Look! It’s Friday!
My children have developed a pretty fabulous game where they either make up fake quotes, or adopt well known ones, or even the occasional platitude, and put them in the mouths of the wrong people. Here are some of my favorites. You always have to start with “As so and so said…”
As George Washington said, “Sure is cold this winter.”
As Odysseus said, “It’s about the journey, not the destination.”
As Saint Peter said, “It’s not as easy as it looks.”
As our Lord Jesus said, “You only die once.”
As Hitler said, “These communists are all cowards.”
As Achilles said, “A friend in need is a friend indeed.”
As our Lord Jesus said, “Better to be without sense than misapply it as you do.”
As Henry the VIII said, “Men of sense, whatever you may chose to say, do not want silly wives.”
I’ve been intrigued by all the people posting pictures of their favorite books. Here’s one of mine.
Besides fake quotes, we’ve been philosophizing a lot at lunchtimes. Here are two pieces of deep fifteen year old wisdom:
“A jean jacket is only as good as its wearer.”
“I’m ready to retire.”
The intense birthday season is drawing to a close. One more to go. The problem with birthdays is that the person in question gets to chose whatever she wants for luncheon. So this week that was Pho, which isn’t that hard, really, but takes some forethought. It went so well that I have to do it again for the last birthday. It will be the month of Pho.
The trick, as I see it, is not to worry about being exactly right about the broth. If you feel like you need to do Pho correctly, you’ll never actually find the time. My strategy is to take everything I have in my pantry that will intensify the flavor and go with it. This time it was almost half a bottle of fish sauce, dashi, and some dubious extra packets of stock. I had no soup bones at all because I thought I had some but didn’t and didn’t have time to run out, so that was too bad. But then I discovered I had some old dead shitaki mushrooms that actually revived pretty well. Also didn’t have the right kind of noodles so had to break in and steal the noodles out of a bunch of ramen packets. But everyone likes ramen noodles so it was fine.Five
I also owed Matt peanut sauce so that was a whole thing. If you’ve never made peanut sauce you really should. It won’t be exactly right on this side of the ocean, but it won’t be bad either if you major on the peanut butter and ginger—onion, garlic, ginger, stock, some kind of tomato (a tin of paste or crushed tomato or even fresh if you want), a jar of unsweetened peanut butter, and then I always add cabbage and chicken but you could do whatever you liked. I’ve taken to baking the chicken and adding it to the sauce towards the end. I like the texture better that way.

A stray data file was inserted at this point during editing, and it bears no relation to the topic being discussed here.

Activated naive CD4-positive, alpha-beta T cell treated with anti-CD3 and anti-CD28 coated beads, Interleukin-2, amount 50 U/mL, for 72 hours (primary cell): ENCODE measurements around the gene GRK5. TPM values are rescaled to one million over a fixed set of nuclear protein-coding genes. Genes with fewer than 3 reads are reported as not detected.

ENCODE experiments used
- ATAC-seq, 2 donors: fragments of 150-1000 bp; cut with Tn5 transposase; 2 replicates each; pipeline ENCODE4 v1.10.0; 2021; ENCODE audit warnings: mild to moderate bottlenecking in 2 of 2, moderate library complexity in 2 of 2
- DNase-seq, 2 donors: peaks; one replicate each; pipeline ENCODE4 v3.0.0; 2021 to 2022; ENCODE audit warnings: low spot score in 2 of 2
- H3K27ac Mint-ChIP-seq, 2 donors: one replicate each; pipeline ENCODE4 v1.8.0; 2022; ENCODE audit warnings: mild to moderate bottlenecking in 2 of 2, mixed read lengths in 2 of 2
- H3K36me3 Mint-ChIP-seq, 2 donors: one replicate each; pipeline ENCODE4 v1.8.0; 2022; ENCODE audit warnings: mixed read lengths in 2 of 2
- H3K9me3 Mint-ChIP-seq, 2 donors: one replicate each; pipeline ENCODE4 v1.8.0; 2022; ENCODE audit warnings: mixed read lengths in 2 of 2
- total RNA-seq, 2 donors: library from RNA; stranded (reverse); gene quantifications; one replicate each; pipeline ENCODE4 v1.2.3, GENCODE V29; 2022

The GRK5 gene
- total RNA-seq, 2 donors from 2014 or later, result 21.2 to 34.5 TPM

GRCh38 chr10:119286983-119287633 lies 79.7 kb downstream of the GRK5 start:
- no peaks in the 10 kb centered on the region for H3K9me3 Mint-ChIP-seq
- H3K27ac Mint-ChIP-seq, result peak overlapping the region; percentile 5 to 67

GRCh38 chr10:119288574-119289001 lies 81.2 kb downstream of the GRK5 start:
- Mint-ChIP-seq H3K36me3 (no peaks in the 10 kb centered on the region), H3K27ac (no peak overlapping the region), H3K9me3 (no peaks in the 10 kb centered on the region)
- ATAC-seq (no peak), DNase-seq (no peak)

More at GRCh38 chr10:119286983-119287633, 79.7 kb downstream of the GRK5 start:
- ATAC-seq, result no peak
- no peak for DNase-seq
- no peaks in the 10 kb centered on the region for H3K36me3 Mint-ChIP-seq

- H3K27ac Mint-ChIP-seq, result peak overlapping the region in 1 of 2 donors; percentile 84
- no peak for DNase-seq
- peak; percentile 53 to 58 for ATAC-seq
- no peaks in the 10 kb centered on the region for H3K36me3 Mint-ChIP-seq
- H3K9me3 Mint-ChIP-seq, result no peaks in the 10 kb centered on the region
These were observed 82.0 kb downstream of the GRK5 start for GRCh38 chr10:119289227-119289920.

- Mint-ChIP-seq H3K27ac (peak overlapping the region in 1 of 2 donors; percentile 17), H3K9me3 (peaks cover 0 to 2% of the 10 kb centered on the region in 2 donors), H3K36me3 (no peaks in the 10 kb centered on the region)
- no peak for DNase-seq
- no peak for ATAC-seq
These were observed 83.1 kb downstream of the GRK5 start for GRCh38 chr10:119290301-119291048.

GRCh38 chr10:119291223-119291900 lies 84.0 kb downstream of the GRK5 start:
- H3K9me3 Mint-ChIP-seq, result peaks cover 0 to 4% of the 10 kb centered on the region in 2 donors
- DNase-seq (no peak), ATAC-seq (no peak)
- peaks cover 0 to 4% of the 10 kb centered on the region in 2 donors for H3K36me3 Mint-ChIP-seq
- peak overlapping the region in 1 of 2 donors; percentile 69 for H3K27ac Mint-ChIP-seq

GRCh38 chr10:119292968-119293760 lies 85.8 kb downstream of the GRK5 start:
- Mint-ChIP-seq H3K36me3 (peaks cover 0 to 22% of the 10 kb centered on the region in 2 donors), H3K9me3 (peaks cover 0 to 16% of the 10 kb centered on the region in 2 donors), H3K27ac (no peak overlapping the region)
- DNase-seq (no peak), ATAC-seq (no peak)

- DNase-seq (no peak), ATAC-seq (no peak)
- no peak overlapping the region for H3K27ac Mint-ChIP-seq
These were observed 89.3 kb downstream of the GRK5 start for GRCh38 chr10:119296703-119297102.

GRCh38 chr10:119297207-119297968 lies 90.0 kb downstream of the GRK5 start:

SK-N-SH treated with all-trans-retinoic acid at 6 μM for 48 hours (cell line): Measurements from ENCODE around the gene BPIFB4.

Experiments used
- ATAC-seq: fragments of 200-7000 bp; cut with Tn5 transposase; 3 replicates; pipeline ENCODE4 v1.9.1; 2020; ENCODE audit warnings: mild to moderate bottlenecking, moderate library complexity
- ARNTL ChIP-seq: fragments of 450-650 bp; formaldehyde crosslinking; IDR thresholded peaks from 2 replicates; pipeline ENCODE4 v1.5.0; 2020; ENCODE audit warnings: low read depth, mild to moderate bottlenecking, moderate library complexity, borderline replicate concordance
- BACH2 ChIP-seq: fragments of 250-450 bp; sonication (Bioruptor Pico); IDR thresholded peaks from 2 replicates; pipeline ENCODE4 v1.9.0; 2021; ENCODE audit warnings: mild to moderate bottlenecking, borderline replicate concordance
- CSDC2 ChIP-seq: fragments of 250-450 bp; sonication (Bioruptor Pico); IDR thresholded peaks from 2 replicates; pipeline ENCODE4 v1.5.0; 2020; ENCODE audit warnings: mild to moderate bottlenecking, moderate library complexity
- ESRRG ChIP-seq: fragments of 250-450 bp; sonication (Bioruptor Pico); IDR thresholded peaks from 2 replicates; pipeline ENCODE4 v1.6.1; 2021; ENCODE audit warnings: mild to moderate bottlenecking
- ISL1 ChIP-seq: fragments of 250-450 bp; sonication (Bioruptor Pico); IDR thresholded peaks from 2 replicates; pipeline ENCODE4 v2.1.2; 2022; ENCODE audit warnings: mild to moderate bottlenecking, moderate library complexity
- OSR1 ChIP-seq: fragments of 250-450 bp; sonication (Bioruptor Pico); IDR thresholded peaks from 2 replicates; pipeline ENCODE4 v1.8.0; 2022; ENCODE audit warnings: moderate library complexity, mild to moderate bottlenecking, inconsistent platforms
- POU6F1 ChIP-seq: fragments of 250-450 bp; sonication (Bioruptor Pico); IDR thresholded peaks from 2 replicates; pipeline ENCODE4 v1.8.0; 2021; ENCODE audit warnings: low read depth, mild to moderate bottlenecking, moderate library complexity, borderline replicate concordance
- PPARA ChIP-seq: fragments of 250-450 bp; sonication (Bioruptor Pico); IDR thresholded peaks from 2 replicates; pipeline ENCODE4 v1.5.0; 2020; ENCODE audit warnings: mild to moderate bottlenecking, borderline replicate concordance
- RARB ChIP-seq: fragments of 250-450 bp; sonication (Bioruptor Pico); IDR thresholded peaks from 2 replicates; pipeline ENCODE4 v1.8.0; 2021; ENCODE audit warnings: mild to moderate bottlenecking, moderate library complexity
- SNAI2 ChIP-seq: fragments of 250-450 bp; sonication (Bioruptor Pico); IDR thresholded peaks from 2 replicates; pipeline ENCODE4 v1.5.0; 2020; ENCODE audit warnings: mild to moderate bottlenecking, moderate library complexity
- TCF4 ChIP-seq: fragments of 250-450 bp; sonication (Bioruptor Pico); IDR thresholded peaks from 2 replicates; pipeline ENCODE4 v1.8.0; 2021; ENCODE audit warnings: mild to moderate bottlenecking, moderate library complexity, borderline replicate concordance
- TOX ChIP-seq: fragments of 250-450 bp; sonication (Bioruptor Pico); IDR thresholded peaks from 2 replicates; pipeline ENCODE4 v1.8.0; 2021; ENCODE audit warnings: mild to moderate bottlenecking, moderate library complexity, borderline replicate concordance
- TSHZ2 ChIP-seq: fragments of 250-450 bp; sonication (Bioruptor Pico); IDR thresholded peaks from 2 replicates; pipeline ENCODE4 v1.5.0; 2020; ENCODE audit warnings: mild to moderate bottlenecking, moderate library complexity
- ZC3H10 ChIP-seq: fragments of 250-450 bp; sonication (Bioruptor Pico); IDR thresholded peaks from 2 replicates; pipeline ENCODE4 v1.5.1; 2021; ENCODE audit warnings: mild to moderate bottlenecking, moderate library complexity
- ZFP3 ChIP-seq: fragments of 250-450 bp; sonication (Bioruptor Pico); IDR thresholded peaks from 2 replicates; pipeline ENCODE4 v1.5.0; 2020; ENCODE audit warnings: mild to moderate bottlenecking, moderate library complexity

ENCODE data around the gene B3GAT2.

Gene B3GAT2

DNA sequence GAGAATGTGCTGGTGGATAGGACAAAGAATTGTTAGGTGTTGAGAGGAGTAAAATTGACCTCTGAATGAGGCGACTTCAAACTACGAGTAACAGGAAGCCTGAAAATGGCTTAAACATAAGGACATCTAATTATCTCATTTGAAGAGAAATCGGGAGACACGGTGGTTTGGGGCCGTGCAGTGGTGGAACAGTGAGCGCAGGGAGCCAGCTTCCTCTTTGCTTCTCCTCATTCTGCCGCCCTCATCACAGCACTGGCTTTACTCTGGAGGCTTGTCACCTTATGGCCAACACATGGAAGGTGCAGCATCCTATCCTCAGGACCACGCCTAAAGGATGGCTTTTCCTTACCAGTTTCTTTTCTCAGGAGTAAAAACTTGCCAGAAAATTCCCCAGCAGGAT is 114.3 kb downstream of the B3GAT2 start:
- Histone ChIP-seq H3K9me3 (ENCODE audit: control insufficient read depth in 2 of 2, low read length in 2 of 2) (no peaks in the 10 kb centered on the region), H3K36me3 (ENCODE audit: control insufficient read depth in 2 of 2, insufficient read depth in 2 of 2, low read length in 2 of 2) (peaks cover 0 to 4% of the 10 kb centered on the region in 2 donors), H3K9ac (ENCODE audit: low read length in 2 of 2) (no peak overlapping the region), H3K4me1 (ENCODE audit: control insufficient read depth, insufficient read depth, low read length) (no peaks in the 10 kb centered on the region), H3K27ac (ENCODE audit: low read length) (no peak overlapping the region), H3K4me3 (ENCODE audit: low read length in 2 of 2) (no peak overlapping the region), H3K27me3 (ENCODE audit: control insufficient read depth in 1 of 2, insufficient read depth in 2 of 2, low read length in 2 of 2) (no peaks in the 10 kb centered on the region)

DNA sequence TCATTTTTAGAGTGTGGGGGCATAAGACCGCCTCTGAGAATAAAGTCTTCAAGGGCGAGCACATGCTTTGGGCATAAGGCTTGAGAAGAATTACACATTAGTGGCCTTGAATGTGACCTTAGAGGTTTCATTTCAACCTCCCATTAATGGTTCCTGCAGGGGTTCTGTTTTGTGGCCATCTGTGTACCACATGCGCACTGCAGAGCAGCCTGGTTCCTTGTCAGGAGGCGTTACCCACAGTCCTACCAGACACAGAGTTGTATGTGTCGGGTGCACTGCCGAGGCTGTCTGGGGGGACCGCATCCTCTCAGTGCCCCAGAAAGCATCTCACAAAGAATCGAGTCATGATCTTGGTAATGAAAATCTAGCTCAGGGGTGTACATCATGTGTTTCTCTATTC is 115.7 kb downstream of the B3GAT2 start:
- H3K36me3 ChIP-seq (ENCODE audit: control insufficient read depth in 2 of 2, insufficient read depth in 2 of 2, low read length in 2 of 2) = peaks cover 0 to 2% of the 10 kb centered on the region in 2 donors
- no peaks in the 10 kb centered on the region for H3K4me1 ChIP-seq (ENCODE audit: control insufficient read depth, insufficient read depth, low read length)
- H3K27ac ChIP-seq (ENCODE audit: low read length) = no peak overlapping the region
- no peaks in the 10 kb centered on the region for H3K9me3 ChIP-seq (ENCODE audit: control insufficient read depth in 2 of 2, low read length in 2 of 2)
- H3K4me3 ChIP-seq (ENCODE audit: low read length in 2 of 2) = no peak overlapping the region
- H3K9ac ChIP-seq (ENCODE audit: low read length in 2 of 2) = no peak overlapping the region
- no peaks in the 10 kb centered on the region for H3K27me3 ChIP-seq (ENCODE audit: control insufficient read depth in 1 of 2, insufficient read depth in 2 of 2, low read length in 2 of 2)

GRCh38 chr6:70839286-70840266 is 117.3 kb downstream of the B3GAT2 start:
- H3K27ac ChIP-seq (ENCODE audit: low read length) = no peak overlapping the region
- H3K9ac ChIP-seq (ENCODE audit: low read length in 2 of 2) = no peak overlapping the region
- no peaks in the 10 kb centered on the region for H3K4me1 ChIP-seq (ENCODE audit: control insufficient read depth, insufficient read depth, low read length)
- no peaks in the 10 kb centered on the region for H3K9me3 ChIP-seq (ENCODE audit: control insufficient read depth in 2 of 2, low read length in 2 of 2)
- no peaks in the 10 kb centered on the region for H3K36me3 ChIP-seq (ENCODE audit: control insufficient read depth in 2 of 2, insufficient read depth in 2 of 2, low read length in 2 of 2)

While I was musing over my sauce, Matt took the cat to the vet and learned that she isn’t dying, thank heaven, it’s just that no food agrees with her, so we will just carry on trying to tempt her with anything—she loves cake.
I’m reading Mrs. Miniver outloud to the children sometimes when we have time. Not really a book I’d ever thought to read to them, or aloud at all. It’s actually completely brilliant and transfixing.
Our evenings are kind of a literary jumble. Matt is reading out Trollop’s Barchester books, I’m reading a Swallows and Amazons, a Mrs. Piggle Wiggle, and Mrs. Miniver. Something for everyone.
The hardest shift, so far, from having younger children to older ones, is to remember that young people have energy. I am a dried husk of a person, limping around my life saying no to everything. Leave my house? no. Go out in the weather? no. Do that unusual thing? no. Sign up for something else? no. Whereas, young people are bursting with life and want to say yes. It’s rather like my habit if putting a heavy coat on a baby when I feel cold. So anyway, I’m learning that they can say yes and sort out their lives without my interference. They can say yes or no and get on with it. Sometimes I can take them, but more often they can figure it out, whatever it is. Their youth and enthusiasm is a bit much, but as it is extending farther and farther a field, and I am basically allowed to sit quietly in my chair with my dogs as the children careen around the world, it’s fine.
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